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Date: -- (:)
From: Xavier Leroy <Xavier.Leroy@i...>
Subject: Re: [Caml-list] Function application implementation
>     It knows the type of the function expression, and that is all
>     that is required. Incidentally Ocaml evaluates right to left. So
>
>             f x y z
>
>     will be roughly:
>
>             push (eval z)
>             push (eval y)
>             push (eval x)
>             push (eval f)
>             apply
>             apply
>             apply
>
>
> But that doesn't explain how does each apply know what to do, either to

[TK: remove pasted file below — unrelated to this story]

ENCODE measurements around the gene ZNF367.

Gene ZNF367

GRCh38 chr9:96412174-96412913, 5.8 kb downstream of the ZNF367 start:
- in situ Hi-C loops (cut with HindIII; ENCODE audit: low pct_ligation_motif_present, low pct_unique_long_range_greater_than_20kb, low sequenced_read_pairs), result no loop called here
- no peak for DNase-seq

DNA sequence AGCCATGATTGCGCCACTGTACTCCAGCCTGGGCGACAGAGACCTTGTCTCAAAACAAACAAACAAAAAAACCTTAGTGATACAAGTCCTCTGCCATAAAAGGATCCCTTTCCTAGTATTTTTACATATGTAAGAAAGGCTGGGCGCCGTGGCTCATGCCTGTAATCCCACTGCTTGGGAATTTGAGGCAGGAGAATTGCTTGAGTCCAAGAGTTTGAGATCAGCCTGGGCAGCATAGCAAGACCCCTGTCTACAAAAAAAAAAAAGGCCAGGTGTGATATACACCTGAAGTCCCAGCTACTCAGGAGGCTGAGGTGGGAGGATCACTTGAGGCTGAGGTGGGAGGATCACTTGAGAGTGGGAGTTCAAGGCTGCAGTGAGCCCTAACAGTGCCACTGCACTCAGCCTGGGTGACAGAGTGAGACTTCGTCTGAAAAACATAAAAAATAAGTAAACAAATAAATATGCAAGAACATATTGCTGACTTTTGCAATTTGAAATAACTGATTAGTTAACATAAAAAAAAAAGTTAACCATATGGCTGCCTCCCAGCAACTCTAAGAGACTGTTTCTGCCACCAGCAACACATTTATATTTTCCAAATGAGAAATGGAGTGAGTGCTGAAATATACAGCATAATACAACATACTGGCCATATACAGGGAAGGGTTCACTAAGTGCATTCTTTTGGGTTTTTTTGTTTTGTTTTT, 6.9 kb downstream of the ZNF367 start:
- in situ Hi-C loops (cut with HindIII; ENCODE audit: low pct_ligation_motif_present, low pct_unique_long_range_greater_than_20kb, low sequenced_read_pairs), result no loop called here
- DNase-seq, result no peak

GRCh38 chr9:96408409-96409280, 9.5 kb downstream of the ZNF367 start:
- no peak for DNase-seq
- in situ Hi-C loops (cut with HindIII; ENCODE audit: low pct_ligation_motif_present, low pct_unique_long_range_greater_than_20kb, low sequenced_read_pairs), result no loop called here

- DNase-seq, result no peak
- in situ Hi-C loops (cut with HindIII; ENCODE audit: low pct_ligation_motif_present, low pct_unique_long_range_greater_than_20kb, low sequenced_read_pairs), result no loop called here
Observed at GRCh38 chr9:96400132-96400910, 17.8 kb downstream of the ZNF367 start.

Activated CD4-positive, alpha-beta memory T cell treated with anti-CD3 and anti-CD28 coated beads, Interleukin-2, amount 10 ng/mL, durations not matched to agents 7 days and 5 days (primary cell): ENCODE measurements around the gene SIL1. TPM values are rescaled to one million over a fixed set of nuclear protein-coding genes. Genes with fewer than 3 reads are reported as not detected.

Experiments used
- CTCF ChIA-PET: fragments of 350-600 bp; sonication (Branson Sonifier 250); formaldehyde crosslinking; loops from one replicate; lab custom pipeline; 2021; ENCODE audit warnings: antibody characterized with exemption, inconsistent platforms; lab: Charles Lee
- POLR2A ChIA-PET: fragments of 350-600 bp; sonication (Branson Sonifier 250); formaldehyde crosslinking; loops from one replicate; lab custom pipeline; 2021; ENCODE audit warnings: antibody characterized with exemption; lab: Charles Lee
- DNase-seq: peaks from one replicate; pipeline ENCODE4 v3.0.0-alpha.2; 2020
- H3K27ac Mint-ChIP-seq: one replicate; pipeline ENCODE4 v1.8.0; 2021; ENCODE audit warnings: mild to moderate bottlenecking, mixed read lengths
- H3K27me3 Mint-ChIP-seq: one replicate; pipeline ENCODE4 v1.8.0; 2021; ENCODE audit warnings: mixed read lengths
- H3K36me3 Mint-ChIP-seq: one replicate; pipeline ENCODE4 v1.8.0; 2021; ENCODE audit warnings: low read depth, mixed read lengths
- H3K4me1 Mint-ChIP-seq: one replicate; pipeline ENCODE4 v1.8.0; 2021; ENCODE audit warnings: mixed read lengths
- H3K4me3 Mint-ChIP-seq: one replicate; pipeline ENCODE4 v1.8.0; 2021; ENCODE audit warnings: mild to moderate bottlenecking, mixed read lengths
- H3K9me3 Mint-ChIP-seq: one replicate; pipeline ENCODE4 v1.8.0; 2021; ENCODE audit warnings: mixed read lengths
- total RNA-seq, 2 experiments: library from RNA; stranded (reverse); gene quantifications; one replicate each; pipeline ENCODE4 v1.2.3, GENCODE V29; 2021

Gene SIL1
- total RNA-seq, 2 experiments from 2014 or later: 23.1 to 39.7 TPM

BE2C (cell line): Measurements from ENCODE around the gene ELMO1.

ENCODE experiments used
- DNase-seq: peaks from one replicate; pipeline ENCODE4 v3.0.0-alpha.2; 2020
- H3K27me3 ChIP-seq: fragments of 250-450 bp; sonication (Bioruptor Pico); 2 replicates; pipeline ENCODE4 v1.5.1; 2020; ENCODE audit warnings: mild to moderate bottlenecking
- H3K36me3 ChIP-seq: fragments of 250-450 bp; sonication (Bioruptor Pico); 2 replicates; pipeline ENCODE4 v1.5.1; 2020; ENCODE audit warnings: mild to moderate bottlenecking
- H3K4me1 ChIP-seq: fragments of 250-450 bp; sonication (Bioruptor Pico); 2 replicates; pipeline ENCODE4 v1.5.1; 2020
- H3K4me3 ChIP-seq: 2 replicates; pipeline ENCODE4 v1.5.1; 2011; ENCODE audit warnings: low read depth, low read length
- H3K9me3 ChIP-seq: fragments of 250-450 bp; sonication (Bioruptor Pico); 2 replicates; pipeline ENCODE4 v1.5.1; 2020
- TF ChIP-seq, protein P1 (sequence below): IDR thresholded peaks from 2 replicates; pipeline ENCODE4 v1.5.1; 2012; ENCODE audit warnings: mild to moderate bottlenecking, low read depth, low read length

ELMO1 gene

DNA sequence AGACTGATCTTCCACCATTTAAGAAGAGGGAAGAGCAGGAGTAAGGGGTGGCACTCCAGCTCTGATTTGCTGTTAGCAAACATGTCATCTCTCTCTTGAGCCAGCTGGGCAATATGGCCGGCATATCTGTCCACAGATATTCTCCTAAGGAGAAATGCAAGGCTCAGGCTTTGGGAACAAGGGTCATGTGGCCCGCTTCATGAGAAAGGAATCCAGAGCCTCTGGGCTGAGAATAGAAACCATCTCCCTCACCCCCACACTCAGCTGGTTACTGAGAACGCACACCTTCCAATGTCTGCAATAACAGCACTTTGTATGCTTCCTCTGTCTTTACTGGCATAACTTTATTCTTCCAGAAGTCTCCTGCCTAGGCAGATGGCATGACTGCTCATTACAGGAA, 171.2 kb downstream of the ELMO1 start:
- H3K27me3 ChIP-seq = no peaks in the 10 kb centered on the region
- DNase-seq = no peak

> build a new closure (in the case above, the first two applies) or to
> actually call the code (the third apply).

The generated abstract machine code is more like:
             push (eval z)
             push (eval y)
             push (eval x)
             push (eval f)
             apply 3        (*  number of arguments provided *)

"apply" doesn't do anything clever, it just enters the code of the
called function f.  It's the code of f that determines what to do
with the arguments provided on the stack.

More details can be found in one of my talks:
http://gallium.inria.fr/~xleroy/talks/zam-kazam05.pdf

- Xavier Leroy